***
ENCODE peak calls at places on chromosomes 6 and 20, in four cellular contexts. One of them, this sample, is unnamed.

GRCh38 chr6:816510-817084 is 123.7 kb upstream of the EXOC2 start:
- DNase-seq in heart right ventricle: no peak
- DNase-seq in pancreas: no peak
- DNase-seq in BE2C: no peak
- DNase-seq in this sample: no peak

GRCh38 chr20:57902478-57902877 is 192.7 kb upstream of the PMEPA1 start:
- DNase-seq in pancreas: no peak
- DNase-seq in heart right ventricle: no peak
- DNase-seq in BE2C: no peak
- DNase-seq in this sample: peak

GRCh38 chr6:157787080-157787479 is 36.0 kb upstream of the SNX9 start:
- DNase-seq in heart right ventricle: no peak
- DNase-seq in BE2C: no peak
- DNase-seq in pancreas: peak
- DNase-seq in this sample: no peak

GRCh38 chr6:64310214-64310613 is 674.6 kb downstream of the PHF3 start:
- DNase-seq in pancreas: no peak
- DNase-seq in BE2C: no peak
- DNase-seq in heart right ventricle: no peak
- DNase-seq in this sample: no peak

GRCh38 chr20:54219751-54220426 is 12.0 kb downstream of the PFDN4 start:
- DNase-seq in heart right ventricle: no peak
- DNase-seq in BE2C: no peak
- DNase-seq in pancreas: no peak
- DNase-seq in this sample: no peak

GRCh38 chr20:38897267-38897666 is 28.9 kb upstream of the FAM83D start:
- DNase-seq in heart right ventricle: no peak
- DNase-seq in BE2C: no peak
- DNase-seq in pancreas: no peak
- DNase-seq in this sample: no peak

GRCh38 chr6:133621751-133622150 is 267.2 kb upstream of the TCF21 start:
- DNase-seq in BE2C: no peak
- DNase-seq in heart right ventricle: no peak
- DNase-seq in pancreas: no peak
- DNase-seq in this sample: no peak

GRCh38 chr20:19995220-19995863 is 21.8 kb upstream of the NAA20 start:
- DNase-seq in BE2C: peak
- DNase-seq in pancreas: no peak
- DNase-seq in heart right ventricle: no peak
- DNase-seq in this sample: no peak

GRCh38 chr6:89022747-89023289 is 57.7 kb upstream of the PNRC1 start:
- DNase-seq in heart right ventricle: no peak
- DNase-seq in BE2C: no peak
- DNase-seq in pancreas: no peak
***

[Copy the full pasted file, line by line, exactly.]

ENCODE peak calls at places on chromosomes 6 and 20, in four cellular contexts. One of them, this sample, is unnamed.

GRCh38 chr6:816510-817084 is 123.7 kb upstream of the EXOC2 start:
- DNase-seq in heart right ventricle: no peak
- DNase-seq in pancreas: no peak
- DNase-seq in BE2C: no peak
- DNase-seq in this sample: no peak

GRCh38 chr20:57902478-57902877 is 192.7 kb upstream of the PMEPA1 start:
- DNase-seq in pancreas: no peak
- DNase-seq in heart right ventricle: no peak
- DNase-seq in BE2C: no peak
- DNase-seq in this sample: peak

GRCh38 chr6:157787080-157787479 is 36.0 kb upstream of the SNX9 start:
- DNase-seq in heart right ventricle: no peak
- DNase-seq in BE2C: no peak
- DNase-seq in pancreas: peak
- DNase-seq in this sample: no peak

GRCh38 chr6:64310214-64310613 is 674.6 kb downstream of the PHF3 start:
- DNase-seq in pancreas: no peak
- DNase-seq in BE2C: no peak
- DNase-seq in heart right ventricle: no peak
- DNase-seq in this sample: no peak

GRCh38 chr20:54219751-54220426 is 12.0 kb downstream of the PFDN4 start:
- DNase-seq in heart right ventricle: no peak
- DNase-seq in BE2C: no peak
- DNase-seq in pancreas: no peak
- DNase-seq in this sample: no peak

GRCh38 chr20:38897267-38897666 is 28.9 kb upstream of the FAM83D start:
- DNase-seq in heart right ventricle: no peak
- DNase-seq in BE2C: no peak
- DNase-seq in pancreas: no peak
- DNase-seq in this sample: no peak

GRCh38 chr6:133621751-133622150 is 267.2 kb upstream of the TCF21 start:
- DNase-seq in BE2C: no peak
- DNase-seq in heart right ventricle: no peak
- DNase-seq in pancreas: no peak
- DNase-seq in this sample: no peak

GRCh38 chr20:19995220-19995863 is 21.8 kb upstream of the NAA20 start:
- DNase-seq in BE2C: peak
- DNase-seq in pancreas: no peak
- DNase-seq in heart right ventricle: no peak
- DNase-seq in this sample: no peak

GRCh38 chr6:89022747-89023289 is 57.7 kb upstream of the PNRC1 start:
- DNase-seq in heart right ventricle: no peak
- DNase-seq in BE2C: no peak
- DNase-seq in pancreas: no peak